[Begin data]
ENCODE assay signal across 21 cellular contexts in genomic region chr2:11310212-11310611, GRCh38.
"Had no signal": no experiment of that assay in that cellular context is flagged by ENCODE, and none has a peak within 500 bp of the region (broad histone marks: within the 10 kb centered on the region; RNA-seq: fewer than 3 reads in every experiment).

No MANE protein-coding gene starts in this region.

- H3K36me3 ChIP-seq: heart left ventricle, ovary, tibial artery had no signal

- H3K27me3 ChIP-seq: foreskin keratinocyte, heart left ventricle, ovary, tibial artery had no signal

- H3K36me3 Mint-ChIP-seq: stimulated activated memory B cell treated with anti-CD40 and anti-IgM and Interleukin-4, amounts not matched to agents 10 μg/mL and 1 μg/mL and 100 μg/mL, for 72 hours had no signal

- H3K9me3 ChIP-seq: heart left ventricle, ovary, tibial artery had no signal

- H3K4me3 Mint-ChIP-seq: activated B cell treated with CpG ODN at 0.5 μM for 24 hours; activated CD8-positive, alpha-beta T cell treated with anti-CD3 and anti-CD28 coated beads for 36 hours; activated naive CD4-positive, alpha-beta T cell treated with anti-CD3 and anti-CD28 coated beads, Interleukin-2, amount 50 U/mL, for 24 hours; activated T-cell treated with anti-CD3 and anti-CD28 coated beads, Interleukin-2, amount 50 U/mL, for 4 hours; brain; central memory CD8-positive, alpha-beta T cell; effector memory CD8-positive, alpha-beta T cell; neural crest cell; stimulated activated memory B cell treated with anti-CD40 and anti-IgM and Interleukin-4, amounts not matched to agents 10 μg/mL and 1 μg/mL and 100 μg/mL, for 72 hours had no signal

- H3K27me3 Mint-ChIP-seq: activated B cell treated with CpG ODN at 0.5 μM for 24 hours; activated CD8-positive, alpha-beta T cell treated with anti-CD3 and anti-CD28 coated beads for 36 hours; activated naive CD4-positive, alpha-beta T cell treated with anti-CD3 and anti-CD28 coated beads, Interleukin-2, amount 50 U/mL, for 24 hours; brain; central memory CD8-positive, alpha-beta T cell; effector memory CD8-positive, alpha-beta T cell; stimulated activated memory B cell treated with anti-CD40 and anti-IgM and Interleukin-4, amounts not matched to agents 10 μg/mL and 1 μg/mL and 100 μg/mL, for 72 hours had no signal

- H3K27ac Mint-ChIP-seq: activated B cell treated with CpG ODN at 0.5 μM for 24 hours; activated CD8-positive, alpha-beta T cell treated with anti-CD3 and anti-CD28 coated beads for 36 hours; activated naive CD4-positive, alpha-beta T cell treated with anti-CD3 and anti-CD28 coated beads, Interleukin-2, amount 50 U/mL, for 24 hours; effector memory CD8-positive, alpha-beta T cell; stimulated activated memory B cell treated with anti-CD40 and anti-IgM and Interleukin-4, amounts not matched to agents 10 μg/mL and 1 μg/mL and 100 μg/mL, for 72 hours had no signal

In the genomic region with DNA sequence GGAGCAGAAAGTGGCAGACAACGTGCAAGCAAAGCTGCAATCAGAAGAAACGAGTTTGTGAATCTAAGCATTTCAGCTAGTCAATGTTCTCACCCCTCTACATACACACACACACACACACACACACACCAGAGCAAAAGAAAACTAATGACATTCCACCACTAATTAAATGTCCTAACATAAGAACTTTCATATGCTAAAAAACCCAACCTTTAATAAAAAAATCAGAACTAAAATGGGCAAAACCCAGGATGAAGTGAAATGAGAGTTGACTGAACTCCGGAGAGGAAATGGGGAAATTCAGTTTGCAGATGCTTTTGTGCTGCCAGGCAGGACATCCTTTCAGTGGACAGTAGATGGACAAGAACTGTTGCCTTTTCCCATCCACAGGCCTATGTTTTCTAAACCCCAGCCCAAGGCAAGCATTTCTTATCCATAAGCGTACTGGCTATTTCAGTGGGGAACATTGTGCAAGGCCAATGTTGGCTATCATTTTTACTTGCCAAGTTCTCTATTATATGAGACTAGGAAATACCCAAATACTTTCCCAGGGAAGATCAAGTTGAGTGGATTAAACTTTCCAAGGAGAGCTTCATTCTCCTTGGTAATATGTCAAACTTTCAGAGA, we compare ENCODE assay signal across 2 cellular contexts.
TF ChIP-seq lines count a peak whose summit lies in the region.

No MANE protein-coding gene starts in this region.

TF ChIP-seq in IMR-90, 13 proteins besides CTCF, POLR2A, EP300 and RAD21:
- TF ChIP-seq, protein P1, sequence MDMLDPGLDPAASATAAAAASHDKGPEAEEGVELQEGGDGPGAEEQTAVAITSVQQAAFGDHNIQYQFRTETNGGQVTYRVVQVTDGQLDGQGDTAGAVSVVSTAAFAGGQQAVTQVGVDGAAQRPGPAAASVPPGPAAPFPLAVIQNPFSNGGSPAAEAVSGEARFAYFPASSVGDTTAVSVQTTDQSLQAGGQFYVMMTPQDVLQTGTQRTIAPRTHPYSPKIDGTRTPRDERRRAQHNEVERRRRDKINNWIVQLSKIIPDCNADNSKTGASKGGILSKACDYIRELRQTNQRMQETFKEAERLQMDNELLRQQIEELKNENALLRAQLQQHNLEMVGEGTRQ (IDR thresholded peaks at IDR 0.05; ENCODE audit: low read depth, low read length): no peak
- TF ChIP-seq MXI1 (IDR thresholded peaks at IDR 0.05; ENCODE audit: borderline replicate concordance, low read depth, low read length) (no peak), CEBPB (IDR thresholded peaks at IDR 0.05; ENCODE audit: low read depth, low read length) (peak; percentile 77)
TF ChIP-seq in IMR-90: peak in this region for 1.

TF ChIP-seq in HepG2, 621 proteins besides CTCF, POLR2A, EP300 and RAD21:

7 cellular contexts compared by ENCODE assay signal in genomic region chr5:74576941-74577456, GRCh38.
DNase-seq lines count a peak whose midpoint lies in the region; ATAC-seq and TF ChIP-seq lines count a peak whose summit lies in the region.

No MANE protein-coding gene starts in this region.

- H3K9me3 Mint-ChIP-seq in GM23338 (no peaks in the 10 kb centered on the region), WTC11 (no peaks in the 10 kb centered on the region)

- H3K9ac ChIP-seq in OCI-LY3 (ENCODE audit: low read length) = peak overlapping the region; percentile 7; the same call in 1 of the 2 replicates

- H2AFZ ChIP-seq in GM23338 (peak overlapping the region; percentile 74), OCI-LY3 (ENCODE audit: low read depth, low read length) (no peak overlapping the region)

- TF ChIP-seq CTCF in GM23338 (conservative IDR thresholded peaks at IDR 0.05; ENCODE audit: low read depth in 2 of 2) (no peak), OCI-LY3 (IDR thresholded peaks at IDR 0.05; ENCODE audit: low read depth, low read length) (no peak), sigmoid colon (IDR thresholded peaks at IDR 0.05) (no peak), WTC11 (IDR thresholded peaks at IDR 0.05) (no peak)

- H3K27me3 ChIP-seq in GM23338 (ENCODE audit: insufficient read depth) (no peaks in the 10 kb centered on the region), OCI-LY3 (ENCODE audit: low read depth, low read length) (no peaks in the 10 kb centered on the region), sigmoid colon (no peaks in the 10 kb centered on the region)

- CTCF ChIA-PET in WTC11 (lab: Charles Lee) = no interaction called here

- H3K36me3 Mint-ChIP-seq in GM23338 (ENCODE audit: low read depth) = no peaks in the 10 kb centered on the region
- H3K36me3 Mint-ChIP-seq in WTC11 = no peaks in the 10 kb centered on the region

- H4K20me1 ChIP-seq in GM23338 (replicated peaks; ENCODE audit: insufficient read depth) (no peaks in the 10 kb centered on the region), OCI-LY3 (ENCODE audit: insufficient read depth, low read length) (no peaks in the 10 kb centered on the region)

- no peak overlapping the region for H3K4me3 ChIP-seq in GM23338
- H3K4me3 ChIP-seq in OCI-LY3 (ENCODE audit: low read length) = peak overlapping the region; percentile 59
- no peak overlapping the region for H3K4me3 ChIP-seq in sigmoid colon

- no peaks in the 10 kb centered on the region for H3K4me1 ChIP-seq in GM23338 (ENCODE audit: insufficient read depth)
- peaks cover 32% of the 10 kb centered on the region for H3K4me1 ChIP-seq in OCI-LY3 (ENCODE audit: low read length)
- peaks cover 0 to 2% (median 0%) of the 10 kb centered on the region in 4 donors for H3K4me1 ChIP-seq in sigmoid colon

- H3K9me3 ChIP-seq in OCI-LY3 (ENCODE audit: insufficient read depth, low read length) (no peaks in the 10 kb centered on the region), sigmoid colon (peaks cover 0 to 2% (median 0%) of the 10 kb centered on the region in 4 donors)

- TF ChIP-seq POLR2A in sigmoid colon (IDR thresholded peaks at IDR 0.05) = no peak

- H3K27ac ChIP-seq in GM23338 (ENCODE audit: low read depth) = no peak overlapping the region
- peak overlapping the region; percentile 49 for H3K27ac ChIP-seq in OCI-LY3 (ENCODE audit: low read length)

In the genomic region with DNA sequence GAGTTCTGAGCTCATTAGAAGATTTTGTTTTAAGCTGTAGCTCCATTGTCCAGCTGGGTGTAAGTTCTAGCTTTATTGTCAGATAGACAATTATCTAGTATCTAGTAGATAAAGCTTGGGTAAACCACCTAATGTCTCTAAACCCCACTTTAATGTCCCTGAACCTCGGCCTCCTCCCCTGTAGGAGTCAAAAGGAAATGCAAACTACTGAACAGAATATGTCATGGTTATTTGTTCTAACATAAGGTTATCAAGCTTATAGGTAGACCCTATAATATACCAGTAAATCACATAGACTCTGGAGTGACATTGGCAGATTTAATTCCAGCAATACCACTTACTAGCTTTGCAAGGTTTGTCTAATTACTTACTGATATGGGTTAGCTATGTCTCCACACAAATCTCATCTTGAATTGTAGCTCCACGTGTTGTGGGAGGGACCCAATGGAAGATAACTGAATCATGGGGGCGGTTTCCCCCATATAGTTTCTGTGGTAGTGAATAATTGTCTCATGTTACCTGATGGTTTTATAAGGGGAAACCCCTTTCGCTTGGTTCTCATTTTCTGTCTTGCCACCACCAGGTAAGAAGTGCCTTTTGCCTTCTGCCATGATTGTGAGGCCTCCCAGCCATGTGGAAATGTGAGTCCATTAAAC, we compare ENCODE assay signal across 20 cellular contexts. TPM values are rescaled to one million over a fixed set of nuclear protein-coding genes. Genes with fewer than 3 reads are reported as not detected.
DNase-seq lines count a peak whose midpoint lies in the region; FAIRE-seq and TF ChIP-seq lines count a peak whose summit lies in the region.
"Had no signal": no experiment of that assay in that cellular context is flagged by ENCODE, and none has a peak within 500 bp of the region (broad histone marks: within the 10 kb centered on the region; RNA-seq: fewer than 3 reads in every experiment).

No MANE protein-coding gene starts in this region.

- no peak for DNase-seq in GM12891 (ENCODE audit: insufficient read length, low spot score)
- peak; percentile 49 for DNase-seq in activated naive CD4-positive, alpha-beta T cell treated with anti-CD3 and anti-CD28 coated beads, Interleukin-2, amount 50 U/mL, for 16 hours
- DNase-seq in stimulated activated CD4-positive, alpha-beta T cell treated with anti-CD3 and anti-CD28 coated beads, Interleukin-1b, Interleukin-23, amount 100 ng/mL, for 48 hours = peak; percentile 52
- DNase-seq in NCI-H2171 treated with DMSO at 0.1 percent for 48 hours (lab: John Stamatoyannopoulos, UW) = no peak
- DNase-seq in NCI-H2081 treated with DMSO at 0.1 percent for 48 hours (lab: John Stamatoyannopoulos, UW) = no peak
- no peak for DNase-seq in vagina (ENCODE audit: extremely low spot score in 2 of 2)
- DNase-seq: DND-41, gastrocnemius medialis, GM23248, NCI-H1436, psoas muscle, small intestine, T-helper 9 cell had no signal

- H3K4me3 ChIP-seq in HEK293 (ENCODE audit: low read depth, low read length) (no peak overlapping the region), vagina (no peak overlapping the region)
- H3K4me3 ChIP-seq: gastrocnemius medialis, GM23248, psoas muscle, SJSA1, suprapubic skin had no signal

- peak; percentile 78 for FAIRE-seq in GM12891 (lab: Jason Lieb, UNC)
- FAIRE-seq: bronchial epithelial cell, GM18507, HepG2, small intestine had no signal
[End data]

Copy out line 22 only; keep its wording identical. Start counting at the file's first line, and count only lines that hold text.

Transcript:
- H3K9me3 Mint-ChIP-seq in GM23338 (no peaks in the 10 kb centered on the region), WTC11 (no peaks in the 10 kb centered on the region)